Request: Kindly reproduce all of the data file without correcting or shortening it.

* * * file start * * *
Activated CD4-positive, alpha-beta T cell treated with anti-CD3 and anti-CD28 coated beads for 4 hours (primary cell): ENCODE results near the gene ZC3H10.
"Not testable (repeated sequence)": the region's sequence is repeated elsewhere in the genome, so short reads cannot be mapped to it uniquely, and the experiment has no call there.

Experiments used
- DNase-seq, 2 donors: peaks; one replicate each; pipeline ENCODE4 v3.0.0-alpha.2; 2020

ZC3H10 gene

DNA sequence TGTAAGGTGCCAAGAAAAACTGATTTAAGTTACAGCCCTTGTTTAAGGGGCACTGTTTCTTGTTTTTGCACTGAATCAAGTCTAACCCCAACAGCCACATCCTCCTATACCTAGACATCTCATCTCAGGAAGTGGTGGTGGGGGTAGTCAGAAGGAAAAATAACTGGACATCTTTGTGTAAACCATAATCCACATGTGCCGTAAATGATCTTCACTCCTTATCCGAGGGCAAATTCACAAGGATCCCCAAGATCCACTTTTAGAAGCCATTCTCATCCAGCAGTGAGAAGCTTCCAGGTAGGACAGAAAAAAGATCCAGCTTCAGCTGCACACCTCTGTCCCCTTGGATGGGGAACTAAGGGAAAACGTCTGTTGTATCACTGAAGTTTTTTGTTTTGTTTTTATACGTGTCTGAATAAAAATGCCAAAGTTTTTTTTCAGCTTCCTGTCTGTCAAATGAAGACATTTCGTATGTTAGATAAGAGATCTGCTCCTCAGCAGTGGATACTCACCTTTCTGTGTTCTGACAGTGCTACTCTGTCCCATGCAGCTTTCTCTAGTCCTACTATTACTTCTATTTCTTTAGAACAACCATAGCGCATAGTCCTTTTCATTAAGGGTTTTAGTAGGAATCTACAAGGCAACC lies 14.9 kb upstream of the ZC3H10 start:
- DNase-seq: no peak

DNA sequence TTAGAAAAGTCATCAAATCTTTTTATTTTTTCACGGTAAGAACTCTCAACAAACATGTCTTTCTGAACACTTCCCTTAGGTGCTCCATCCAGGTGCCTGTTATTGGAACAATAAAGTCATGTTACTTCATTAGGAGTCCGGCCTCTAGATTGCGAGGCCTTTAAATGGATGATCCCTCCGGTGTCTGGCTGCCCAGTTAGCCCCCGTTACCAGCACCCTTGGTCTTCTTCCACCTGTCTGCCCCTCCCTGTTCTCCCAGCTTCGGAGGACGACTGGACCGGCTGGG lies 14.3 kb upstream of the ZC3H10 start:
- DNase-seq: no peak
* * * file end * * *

Activated CD4-positive, alpha-beta T cell treated with anti-CD3 and anti-CD28 coated beads for 4 hours (primary cell): ENCODE results near the gene ZC3H10.
"Not testable (repeated sequence)": the region's sequence is repeated elsewhere in the genome, so short reads cannot be mapped to it uniquely, and the experiment has no call there.

Experiments used
- DNase-seq, 2 donors: peaks; one replicate each; pipeline ENCODE4 v3.0.0-alpha.2; 2020

ZC3H10 gene

DNA sequence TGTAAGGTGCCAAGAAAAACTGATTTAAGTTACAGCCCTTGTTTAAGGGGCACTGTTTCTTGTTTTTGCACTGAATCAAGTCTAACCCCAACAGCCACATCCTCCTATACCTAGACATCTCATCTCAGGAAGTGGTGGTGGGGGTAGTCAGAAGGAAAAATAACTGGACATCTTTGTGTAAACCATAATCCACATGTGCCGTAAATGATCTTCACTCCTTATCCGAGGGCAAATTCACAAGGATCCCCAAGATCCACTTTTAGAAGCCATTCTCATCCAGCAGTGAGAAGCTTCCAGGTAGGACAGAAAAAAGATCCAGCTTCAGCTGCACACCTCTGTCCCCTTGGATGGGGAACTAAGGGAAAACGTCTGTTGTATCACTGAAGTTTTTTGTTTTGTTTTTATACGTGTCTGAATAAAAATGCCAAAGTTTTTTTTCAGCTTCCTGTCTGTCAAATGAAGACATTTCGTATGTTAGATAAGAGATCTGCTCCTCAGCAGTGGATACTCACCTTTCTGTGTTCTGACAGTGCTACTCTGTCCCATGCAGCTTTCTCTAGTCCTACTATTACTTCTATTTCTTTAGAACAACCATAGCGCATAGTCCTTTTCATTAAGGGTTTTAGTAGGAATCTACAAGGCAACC lies 14.9 kb upstream of the ZC3H10 start:
- DNase-seq: no peak

DNA sequence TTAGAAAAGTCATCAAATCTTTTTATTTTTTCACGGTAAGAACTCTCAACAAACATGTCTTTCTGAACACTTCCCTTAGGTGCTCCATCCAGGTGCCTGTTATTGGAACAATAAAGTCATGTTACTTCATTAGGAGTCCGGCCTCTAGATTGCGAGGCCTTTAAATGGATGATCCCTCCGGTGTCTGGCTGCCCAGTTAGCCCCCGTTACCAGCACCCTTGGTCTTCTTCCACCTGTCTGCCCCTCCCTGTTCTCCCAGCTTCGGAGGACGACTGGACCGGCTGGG lies 14.3 kb upstream of the ZC3H10 start:
- DNase-seq: no peak